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Discussion Starter #1
When I press the G sharp key on my VR alto the low B pad on the bell flops closed. When I press the low B key, the pad on the bell closes and opens correctly. Doesn't happen on my Big Bell alto and I Just noticed it today. Looked for a spring knocked loose but everything "seems" to be in place. Anything I can look for or should I take it to my sax repair guy? Any help will be greatly appreciated. I hope I verbalized this enough to make sense. :)
 

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It sounds like the low B return spring is not working. It should be on the B rod, a little below the table. Maybe it has flipped to the wrong side of the hook and you cannot tell that it is not in the right place?
 

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Discussion Starter #3
Thanks for the reply. When I press the low B key, by itself, the pad opens and closes and it feels like it has spring tension on it. I noticed when I press the low B key, it also activates the G sharp pad. Is it possible that's the tension I feel? What has me stumped is it does not flop closed when I use the low B key. Perplexing. The spring looks to be in the right place. Thanks again.
 

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Hold it up real close to the computer screen so we can diagnose the problem for you. (Sorry, old joke.)

It sounds to me as if the G# touch has been bent and is rubbing against the low B key. If that is the case, pressing the G# could move the B key down with it and if you hold the G# down keep the B key from coming back up. When you press the B key it also lowers the G# key, but when you release it, they both come up together.

How to fix if this is the problem: Examine the key action closely to see where the friction (rubbing) is taking place. Then, using your fingers in the gentlest way possible see if you can pull the G# touch out to where it is supposed to be. You might go a bit too far and leave too big a gap between the G# and the B/C#. If so, carefully push it back a bit.

Occasionally one of the rods holding a roller backs out and touches an adjacent key. Not being able to see the position of the rollers makes it hard to tell if this is the case. Good luck. Hope this helps. BTW that is one of my favorite Cannonball models. The one I like even better is the new "Key Series". :)
 

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Discussion Starter #5
The G touch is definely not rubbing against the low B key. It moves independently and I can see air between them. I can't tell if a rod has backed out but everything "looks" in place. I laughed out loud when I read your old joke. I worked at a motorcycle dealership and when a customer called about a strange engine noise, we would tell them to rev it up next to the phone. Thanks for your help.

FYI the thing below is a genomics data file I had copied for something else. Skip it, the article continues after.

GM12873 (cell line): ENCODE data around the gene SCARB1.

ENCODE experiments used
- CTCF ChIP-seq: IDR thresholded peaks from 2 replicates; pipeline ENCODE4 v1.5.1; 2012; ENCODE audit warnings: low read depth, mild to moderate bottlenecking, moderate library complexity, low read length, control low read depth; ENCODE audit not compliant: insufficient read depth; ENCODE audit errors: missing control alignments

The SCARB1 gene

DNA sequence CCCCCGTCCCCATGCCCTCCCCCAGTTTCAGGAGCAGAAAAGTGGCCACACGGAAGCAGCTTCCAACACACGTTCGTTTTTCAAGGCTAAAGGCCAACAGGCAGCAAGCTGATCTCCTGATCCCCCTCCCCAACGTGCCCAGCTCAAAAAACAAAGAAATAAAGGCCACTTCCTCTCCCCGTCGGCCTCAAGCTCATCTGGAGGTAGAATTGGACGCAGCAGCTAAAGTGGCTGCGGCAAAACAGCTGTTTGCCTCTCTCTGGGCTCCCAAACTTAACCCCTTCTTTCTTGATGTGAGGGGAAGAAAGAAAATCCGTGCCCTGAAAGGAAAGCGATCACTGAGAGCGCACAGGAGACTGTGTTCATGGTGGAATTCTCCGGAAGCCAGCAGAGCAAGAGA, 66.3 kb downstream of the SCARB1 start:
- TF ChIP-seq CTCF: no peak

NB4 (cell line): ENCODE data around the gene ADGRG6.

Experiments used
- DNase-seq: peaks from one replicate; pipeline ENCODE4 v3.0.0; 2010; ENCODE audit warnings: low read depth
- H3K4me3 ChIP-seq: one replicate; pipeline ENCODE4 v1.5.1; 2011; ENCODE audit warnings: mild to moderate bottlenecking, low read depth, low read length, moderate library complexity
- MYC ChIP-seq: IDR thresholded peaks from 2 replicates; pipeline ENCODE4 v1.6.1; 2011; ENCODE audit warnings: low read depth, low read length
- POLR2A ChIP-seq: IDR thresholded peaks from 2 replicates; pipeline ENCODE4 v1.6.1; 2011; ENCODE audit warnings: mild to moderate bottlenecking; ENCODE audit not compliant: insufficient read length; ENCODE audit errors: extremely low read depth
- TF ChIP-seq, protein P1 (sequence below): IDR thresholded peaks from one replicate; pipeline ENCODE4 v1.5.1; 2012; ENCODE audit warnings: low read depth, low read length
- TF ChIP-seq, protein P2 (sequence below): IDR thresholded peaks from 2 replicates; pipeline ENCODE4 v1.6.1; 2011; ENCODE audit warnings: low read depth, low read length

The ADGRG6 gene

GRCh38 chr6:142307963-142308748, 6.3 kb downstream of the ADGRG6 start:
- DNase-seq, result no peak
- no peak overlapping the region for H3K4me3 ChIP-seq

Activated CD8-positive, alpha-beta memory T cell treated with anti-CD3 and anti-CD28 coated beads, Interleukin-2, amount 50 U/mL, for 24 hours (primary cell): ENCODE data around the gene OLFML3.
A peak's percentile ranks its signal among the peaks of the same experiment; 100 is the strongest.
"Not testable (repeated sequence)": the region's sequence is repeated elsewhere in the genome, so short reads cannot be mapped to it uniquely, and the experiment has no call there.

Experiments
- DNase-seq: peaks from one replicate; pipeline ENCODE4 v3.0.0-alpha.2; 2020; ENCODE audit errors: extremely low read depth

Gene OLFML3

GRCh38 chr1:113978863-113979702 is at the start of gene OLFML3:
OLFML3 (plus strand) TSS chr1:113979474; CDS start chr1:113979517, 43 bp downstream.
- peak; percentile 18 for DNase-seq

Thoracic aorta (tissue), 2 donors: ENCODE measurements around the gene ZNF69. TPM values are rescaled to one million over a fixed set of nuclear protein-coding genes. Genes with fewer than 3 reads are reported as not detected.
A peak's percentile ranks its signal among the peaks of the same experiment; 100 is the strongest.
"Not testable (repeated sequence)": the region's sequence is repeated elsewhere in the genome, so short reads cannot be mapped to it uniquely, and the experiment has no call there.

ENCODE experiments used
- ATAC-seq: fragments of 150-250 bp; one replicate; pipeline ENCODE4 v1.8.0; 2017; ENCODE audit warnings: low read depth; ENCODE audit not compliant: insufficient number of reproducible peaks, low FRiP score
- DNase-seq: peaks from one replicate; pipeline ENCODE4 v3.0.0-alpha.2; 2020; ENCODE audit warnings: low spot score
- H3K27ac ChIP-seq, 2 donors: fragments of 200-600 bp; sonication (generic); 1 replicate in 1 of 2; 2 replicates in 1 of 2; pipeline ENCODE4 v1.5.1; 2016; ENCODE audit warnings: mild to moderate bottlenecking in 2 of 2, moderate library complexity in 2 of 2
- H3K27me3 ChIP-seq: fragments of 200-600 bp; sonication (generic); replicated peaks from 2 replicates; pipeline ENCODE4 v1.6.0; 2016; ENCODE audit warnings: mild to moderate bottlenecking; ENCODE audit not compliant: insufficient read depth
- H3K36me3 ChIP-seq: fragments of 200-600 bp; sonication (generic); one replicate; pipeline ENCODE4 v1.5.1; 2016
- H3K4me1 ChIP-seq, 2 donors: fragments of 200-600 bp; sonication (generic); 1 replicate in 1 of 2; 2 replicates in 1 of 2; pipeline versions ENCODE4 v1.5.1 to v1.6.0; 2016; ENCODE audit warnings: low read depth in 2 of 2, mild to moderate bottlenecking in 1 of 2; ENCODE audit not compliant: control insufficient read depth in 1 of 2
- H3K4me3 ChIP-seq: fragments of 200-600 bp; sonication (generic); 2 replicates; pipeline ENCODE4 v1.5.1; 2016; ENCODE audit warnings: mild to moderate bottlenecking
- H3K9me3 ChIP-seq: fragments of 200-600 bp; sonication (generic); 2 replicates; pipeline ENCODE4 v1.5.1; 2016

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Now we're getting serious. If the B key "flops closed" when pressing the G# key and there is no friction the logical conclusion is the it is the G# spring that is holding the B key open, not its own spring.

1. Make sure the sax is upright.
2. Disengage the spring to the G# key
3. Check the spring on the low B key again. Springs that hold keys open are bent toward the tonehole, springs that hold keys open are bent away from the tonehole.
4. Disengage the low B spring, bend it slightly toward the tonehole and then pull it back to catch the spring cradle. Check to see if it holds the B key open---adjust if needed.
5. Put the G# spring back in place.

To set the correct spring tension, lay the sax on its side and set the spring tension to just barely hold the key open against gravity pulling the key down. More than this will make the pinky keys hard to push. Less than this will allow the key to bounce at the end of its upward movement.
 

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Discussion Starter #8
THANK YOU THANK YOU THANK YOU saxoclese. The low B spring was on the wrong side of the spring cradle. I moved it to the other side and WALLA it's working again. I wonder if I did that when cleaning the sax. Thanks again
 

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And that, boys and girls, is one of the reasons I don't clean my horns unless there's a real solid reason to.
 

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Just couldn't resist. I have been following Saxoclese on SOTW for awhile, and his advice always seems spot on.
 

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Yes, Saxoclese was the 2nd responder to mention that. :=)
I concede. You nailed it first. My problem is I look for the most complicated answer when I should start with the simplest as you did.

P.S. Don't tell my friends at Cannonball I said this but their saxes have a tendency for the bell key springs to come off the cradles. I work on a lot of Cannonballs in my area and I see this a lot. Perhaps the groove needs to be a bit wider or deeper for that diameter of spring. I don't know.
 

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Discussion Starter #14
I'm just so thankful to have the collective wisdom of this forum. I don't have a clue what I'm doing (big shock, right?) and with both of you guys chiming in, I was able to muddle through and fix it. Which proves even a blind squirrel finds a nut every now & then.
 

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I'm just so thankful to have the collective wisdom of this forum. I don't have a clue what I'm doing (big shock, right?) and with both of you guys chiming in, I was able to muddle through and fix it. Which proves even a blind squirrel finds a nut every now & then.
I called that "the wisdom of the hive" one time, and my friend thought for a moment and said, "Maybe that's why there are so many son's of B's on the internet". :) Good answer.
 
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